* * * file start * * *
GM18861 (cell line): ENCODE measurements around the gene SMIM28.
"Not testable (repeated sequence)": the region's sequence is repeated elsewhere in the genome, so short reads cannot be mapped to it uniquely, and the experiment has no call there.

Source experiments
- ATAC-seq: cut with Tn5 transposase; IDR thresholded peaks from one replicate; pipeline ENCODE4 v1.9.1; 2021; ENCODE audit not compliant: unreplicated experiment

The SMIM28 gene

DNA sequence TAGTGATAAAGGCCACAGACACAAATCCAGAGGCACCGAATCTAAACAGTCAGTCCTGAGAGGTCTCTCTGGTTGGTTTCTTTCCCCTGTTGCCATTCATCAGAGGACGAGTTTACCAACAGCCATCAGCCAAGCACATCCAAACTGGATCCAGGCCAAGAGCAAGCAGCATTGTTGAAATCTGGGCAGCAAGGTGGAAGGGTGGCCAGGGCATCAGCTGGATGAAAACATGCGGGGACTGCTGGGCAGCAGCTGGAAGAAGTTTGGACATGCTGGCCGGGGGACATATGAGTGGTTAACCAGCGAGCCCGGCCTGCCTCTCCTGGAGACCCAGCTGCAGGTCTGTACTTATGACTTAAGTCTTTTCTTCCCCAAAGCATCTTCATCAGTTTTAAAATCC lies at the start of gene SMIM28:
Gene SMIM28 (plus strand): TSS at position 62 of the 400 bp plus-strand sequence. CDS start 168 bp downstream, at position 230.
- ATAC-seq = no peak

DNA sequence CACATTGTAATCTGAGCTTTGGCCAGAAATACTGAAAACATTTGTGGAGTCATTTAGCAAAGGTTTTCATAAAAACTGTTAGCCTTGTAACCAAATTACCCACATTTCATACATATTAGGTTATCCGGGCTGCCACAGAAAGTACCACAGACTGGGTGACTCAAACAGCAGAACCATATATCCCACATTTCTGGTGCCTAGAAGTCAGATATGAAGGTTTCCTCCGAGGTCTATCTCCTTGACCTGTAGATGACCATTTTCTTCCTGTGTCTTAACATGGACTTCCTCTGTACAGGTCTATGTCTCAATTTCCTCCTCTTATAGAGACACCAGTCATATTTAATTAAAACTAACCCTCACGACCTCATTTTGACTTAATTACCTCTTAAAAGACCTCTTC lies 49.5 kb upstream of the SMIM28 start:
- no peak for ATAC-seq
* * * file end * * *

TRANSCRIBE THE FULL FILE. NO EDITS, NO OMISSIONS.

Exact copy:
GM18861 (cell line): ENCODE measurements around the gene SMIM28.
"Not testable (repeated sequence)": the region's sequence is repeated elsewhere in the genome, so short reads cannot be mapped to it uniquely, and the experiment has no call there.

Source experiments
- ATAC-seq: cut with Tn5 transposase; IDR thresholded peaks from one replicate; pipeline ENCODE4 v1.9.1; 2021; ENCODE audit not compliant: unreplicated experiment

The SMIM28 gene

DNA sequence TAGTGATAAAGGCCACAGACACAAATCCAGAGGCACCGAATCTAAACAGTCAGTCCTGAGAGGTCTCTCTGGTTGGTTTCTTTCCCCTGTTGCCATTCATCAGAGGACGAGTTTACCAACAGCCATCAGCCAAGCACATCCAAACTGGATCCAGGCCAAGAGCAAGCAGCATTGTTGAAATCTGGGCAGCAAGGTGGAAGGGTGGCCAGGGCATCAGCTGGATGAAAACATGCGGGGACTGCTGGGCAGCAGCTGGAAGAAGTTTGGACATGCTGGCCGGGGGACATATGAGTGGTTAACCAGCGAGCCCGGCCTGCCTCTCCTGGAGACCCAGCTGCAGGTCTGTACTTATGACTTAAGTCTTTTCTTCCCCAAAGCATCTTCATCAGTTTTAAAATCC lies at the start of gene SMIM28:
Gene SMIM28 (plus strand): TSS at position 62 of the 400 bp plus-strand sequence. CDS start 168 bp downstream, at position 230.
- ATAC-seq = no peak

DNA sequence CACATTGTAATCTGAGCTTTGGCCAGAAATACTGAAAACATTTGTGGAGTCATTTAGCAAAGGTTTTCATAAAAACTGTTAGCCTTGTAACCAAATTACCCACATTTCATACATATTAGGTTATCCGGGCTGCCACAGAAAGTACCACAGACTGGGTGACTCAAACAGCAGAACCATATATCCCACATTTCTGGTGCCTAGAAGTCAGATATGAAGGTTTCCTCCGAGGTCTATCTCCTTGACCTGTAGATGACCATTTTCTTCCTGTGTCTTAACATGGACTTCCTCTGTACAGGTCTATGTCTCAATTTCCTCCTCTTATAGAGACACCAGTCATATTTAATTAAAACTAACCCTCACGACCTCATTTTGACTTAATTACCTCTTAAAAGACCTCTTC lies 49.5 kb upstream of the SMIM28 start:
- no peak for ATAC-seq